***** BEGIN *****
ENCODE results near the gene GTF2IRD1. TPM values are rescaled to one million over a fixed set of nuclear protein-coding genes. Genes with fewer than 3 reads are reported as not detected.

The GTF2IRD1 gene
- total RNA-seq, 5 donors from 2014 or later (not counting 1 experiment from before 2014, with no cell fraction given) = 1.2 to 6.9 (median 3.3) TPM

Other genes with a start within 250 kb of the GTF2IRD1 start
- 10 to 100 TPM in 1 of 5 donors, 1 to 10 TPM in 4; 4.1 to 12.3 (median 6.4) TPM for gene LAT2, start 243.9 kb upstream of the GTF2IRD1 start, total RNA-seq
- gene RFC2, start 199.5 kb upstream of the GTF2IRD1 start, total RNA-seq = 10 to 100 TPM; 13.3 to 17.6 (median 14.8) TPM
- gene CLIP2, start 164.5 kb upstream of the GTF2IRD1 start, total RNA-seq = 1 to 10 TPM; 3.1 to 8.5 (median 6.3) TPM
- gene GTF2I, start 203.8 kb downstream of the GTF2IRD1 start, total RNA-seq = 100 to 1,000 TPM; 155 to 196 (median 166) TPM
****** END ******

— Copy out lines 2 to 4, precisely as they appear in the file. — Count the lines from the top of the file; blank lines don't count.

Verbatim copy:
The GTF2IRD1 gene
- total RNA-seq, 5 donors from 2014 or later (not counting 1 experiment from before 2014, with no cell fraction given) = 1.2 to 6.9 (median 3.3) TPM

Other genes with a start within 250 kb of the GTF2IRD1 start